British Antarctic Survey (BAS) and RSPB recruit albatross detectives to help find wandering albatrosses on satellite imagery from space. This will help to learn more about how large seabirds are affected by climate change, intensive fishing and invasive species.
The Albatrosses from Space project is currently focused on migrating albatrosses on South Georgia in the South Atlantic. Although Wandering Albatrosses nest in grassy, rather flat terrain, the islands of South Georgia have steep, rocky cliffs and outcrops, making access dangerous and expensive for researchers. Using satellite imagery to count birds is safer, does not cause disturbance to the birds and their habitat. It also saves time and money and opens up previously inaccessible areas for surveying. The project is led by BAS’s Wildlife from Space team, which also monitors walruses, penguins, whales and seals via satellite imagery.
Dr. Peter Fretwell, who leads the Wildlife from Space team, says, “The Wildlife From Space team has been using satellite imagery to detect albatrosses for many years, but never on this scale.” There are over 20 main breeding sites for migratory albatrosses on South Georgia, but only three are regularly monitored from the ground as most are difficult to access. Satellite imagery will help solve this problem by allowing us to conduct remote counts of albatrosses at all breeding sites.”
Do you want to become an albatross detective?
Using high-resolution satellite imagery, BAS researchers have found a way to locate the albatrosses. The wingspan of a wandering albatross is over three meters. Their bodies alone are over a meter in length, which means they show up as creamy white dots on satellite images.
Counting individual albatrosses is a fantastic way for scientists to monitor populations and breeding numbers, and to assess the impact of conservation measures on albatross populations.
Anyone can participate in this project – People don’t have to be experts, because they will be shown exactly what to look for in the pictures. The long-term goal is to form a group of albatross trackers so that they can work with project leaders to conduct the first global albatross census. Involving people at this early stage will help this project gain strength and make a real difference for albatross conservation.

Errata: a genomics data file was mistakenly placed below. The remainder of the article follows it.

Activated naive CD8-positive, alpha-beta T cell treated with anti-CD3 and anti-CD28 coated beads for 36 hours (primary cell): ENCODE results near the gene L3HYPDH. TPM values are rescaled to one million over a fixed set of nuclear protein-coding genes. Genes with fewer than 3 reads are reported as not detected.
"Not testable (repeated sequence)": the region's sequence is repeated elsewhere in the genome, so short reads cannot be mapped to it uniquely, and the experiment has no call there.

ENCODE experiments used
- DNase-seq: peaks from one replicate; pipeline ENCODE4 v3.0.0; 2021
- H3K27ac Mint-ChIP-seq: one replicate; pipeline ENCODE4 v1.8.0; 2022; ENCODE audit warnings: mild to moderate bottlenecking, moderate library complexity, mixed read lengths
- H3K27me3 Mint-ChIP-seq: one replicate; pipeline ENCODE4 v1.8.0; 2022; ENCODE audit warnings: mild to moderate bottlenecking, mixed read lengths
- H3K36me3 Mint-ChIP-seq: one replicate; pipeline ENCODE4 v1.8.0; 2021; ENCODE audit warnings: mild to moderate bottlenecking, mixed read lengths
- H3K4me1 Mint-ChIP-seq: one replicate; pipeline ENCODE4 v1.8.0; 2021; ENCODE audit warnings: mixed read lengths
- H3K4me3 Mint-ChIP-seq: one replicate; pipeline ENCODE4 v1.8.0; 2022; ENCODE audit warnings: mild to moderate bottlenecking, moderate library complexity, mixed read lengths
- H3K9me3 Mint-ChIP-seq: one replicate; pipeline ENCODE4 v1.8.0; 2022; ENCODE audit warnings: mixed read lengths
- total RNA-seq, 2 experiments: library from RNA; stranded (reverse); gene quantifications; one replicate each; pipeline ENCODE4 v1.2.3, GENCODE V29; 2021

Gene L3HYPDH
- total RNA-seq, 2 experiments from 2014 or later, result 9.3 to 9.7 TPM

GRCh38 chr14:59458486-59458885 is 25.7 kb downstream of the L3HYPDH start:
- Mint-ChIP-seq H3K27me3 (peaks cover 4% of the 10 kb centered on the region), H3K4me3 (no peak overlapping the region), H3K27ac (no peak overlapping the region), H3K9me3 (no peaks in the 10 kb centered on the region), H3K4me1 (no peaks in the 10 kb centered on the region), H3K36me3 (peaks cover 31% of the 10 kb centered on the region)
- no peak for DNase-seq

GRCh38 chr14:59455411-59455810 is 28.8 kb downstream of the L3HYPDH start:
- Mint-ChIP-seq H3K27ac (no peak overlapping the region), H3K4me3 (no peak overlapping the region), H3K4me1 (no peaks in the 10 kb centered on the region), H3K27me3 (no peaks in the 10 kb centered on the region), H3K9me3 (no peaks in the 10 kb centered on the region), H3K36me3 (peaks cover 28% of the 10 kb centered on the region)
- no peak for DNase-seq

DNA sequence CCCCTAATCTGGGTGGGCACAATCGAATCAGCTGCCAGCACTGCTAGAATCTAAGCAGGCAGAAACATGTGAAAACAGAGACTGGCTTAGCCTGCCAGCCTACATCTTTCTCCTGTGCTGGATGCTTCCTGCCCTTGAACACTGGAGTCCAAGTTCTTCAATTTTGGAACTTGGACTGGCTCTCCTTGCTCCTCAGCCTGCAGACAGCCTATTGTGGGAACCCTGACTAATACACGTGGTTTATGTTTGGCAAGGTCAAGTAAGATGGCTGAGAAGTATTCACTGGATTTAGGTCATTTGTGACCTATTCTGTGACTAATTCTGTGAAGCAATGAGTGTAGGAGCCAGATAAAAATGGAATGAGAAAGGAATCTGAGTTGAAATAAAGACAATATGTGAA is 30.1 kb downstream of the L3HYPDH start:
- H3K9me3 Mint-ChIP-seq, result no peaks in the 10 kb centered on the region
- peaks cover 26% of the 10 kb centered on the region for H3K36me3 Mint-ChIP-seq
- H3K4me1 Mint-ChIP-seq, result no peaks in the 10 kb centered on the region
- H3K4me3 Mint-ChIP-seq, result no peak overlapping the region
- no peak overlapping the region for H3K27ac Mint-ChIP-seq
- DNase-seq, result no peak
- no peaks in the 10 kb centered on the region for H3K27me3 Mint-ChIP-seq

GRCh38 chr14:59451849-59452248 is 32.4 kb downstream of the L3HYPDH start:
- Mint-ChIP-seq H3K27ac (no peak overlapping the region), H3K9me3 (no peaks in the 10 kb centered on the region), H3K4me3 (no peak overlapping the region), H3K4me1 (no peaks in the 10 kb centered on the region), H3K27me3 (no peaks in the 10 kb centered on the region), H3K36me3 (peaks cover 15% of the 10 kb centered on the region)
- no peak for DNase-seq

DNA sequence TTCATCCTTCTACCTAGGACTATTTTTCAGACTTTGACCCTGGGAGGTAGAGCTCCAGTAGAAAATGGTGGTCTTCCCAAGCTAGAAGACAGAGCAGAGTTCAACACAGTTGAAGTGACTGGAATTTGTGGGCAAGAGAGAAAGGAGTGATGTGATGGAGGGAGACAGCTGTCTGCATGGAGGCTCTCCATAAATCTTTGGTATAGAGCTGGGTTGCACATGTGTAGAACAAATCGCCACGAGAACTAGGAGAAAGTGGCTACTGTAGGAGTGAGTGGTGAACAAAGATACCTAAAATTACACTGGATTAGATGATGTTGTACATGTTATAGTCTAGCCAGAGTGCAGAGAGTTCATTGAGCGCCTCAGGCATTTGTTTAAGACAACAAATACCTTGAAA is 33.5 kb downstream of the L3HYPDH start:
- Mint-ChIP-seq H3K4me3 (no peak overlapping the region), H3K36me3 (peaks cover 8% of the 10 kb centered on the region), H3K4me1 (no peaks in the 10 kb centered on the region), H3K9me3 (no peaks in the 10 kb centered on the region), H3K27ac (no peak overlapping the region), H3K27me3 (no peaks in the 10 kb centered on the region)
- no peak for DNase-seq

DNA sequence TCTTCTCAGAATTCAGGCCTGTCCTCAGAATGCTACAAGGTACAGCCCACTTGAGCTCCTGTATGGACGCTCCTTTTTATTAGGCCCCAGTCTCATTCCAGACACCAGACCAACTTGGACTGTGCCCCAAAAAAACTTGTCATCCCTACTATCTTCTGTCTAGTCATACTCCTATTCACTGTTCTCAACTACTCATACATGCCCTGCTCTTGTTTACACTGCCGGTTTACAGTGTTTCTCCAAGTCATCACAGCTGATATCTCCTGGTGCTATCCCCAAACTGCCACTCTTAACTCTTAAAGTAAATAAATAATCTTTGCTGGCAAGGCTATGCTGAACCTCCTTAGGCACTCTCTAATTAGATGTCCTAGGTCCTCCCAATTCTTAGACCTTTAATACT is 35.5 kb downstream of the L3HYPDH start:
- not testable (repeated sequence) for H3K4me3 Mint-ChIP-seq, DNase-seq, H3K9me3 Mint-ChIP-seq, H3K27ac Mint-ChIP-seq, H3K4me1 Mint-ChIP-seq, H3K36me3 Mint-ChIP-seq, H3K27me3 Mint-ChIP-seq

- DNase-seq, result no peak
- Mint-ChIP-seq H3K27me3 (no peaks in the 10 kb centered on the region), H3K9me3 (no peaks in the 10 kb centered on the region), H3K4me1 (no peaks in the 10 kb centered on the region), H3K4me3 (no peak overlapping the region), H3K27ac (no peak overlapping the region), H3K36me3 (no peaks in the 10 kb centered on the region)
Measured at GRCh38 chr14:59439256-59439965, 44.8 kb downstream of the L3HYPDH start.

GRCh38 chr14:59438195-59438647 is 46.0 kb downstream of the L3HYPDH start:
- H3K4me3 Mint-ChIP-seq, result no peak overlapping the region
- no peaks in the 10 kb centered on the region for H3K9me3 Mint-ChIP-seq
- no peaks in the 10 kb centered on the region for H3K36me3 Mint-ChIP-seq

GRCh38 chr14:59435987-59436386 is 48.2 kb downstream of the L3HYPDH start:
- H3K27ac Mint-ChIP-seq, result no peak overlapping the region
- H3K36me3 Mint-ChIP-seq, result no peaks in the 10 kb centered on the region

Dr. Marie Attard, who is leading the Albatross from Space project, says, “This project would not be possible without the public’s help.” Satellite images of each breeding site are divided into thousands of square tiles to make them easier to search. Albatross will be present in some, but it would take too long for a few people to go through them on their own. Each tile will be searched by six people. We’ll consider an albatross present if more than one person marks the same creamy white spot.”
Guardians of the sea
Albatrosses sail over the seas with extraordinary ease, gaining energy from the winds near sea level to maintain lift, rarely needing to flap their wings. However, these remarkable birds are struggling with declining population numbers. Fisheries, invasive species, and climate change pose serious threats. At sea, albatrosses struggle with the dangers of commercial trap lines and trawl cables. It is believed that a total of about 100,000 albatrosses of all species are killed by longline gear each year.
Albatrosses can live well over 50 years and form lifelong bonds with their mates. It takes almost a year from egg laying to raising a single chick. Parents then take time off the following year to recover. This means that populations are slow to recover when adult albatrosses die because of fishing. This puts these species at serious risk of extinction if we do not reverse the trend.
Ready to become an albatross detective? Click on the link below to learn more.
British Antarctic Survey (BAS)